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Jason and Dwayne’s game of Rock, Paper, Scissors got a little out of hand.

Talking of Hobbs, Johnson rarely gives a poor performance, and like Statham has so much natural charm it’d be irritating if only he wasn’t so damn charming. Whilst he’s the beating heart of the franchise it has to be said that Diesel pales somewhat in comparison to his co-stars. He still has a natural swagger, but he’s showing his age somewhat, and he’s never going to win an Oscar, and he spends most of the film looking conflicted (or trying to). There’s also a touch of narcissistic wish fulfilment going on, given his character can seemingly outwit all of the others put together.

Rodriguez is reliable as ever, and for a film that does tend to focus on blokes—and spends perhaps a trifle too long at the start leering at women’s bottoms—she more than holds her own. Tyrese Gibson and Ludacris are another double act who could probably pull off their own spin off, and newcomer Scott (you might know his dad) Eastwood impresses as the newbie and semi-replacement for the deceased Paul Walker. Really the only dud is Game of Thrones’ Nathalie Emmanuel  who never remotely convinces as a computer hacker, though her GoT co-star Kristofer Hivju does make for an impressive heavy.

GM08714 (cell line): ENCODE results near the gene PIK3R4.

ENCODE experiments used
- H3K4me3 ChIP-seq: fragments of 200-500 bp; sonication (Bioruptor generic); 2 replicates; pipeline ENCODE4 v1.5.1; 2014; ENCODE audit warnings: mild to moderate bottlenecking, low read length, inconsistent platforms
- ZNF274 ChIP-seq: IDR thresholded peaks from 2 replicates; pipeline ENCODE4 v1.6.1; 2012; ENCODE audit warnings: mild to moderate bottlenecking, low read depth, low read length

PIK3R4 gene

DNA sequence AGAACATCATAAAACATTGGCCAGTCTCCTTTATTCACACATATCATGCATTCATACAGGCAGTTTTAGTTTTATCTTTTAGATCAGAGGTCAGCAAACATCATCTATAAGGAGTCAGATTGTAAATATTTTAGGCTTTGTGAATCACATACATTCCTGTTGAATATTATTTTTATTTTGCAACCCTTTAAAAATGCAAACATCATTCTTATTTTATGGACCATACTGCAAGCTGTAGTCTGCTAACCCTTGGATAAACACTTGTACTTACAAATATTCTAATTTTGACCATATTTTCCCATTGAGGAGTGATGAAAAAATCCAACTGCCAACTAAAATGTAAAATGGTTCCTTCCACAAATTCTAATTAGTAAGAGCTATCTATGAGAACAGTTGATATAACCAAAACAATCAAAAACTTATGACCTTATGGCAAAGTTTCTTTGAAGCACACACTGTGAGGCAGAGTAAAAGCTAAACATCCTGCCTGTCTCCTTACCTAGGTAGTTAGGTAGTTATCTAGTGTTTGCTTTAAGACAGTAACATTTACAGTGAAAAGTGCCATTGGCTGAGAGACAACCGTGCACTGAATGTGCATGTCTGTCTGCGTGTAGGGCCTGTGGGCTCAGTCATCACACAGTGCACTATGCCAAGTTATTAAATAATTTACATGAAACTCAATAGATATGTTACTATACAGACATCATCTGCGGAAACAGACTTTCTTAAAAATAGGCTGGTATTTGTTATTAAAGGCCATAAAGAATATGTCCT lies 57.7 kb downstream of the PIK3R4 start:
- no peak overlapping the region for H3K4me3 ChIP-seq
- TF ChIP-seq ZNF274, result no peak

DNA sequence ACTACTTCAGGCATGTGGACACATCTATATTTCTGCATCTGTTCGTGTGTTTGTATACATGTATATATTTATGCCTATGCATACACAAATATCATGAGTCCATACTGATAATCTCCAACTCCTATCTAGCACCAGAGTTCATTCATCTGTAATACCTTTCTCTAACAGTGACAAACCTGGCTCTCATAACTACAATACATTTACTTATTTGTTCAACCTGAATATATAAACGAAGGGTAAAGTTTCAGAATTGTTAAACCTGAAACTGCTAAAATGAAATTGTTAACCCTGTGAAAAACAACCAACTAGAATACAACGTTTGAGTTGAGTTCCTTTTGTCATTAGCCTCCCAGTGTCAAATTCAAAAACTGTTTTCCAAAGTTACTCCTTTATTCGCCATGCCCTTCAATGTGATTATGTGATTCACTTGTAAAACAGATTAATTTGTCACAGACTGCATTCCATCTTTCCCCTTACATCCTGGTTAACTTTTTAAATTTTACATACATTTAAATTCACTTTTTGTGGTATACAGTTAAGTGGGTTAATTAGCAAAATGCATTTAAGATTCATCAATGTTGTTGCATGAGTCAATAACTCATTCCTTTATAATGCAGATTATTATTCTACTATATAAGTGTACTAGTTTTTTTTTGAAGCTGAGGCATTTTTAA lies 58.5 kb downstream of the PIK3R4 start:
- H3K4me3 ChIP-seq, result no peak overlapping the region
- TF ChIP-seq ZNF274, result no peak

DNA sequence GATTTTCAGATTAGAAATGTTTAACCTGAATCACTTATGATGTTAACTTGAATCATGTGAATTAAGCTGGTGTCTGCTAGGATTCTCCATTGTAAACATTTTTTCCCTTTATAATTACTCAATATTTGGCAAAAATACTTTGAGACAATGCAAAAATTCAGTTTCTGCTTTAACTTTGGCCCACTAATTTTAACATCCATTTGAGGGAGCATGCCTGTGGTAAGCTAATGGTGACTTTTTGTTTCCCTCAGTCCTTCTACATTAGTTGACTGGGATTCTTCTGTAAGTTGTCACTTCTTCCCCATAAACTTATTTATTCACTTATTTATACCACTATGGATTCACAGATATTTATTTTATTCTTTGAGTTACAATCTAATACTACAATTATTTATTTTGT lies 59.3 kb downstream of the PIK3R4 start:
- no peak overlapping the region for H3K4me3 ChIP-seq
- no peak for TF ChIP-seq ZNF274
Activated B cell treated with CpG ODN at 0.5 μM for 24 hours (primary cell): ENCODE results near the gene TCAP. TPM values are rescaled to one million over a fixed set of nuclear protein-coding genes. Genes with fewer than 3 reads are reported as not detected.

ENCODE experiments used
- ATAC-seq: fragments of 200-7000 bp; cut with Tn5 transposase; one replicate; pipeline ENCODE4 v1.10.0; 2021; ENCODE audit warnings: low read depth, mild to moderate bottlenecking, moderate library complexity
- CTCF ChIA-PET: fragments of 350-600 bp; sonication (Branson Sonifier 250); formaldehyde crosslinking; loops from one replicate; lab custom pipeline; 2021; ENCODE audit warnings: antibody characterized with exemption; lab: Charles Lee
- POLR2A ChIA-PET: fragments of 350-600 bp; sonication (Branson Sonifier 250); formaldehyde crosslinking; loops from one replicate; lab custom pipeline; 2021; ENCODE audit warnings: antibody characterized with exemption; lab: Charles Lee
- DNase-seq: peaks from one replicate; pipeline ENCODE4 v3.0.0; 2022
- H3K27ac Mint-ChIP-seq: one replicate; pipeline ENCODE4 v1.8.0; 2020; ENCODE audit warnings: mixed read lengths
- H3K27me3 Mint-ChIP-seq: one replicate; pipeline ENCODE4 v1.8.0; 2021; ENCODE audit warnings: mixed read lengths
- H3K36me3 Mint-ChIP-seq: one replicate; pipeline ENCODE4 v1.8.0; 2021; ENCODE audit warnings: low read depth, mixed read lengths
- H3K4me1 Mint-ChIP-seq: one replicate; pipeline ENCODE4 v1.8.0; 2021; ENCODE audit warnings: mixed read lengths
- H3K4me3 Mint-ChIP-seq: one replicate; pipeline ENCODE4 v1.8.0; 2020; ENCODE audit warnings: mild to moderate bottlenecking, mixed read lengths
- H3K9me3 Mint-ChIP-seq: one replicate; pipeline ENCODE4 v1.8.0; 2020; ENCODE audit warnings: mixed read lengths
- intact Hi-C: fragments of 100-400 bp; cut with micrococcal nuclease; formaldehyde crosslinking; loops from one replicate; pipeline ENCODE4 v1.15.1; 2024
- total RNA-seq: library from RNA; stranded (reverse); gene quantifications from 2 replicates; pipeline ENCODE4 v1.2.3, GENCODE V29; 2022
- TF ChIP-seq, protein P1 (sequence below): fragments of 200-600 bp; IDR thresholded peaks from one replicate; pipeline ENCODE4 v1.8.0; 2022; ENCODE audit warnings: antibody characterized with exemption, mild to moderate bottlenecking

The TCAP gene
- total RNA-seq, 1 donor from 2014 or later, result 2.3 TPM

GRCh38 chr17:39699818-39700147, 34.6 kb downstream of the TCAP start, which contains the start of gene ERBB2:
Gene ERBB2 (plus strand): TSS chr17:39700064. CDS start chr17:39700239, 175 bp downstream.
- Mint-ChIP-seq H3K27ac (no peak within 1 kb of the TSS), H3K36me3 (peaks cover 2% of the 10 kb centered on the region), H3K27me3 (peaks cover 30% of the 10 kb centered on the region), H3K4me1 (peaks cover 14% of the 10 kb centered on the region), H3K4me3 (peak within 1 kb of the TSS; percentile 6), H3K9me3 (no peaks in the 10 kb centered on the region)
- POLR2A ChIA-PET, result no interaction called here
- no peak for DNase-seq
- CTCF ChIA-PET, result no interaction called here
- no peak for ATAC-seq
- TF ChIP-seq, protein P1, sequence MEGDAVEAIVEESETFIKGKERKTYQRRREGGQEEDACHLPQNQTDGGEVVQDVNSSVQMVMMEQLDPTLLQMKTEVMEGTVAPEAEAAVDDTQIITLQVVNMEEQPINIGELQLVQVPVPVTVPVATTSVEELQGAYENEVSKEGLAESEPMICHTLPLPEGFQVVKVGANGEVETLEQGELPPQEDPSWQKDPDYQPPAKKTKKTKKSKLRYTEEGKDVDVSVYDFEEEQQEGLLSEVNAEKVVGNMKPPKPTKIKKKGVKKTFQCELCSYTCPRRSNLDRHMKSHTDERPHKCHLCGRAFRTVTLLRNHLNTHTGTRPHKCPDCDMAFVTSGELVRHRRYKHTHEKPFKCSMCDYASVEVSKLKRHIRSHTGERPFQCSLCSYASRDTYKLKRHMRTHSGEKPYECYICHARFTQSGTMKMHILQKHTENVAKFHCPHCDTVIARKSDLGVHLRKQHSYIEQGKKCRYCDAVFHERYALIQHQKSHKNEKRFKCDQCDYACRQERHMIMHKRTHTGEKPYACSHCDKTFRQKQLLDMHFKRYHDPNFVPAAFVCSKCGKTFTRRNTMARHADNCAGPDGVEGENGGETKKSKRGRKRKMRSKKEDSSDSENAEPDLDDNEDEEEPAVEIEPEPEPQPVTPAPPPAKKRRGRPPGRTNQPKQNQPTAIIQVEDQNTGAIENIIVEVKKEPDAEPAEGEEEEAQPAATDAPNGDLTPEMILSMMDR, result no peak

Special mention for Helen Mirren’s EastEnders audition as well…

Yes it’s dumb, yes it has too much cgi and yes it’s hard to know where the hell they go from here (though I seem to recall saying the same after 7) but for all its flaws it’s the kind of film most other blockbusters should pay attention to, well paced and, most of all, enjoyable. I’m not saying I want the Bond franchise to go all Fast & Furious, but they could do worse than take a few of the less ridiculous leaves out of its book when it comes to pacing and set pieces.

Utterly stupid. Utterly enjoyable.

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Both Charlize and Vin wondered who’d farted?

Raw

Posted: April 14, 2017 in Film reviews, horror
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Directed by Julia Ducournau. Starring Garance Marillier and Ella Rumpf.

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And this is what happens when you stick Lego up your nose.

Justine (Marillier) is on her way to college to train as a vet. Her parents attended the same college, and her older sister Alexia (Rumpf) is already partway through her studies there. Justine and Alexia were raised as vegetarians by their parents, but when Justine arrives she finds that an intense hazing ritual awaits all new students, or rookies as they’re known, and part of this involves the initiates having to eat raw rabbit kidneys. Justine initially refuses, but Alexia persuades her to do it.

Soon after Justine begins to feel unwell, she develops a rash which she presumes is an allergic reaction to eating meat. A little while later and she starts to develop an unusual craving…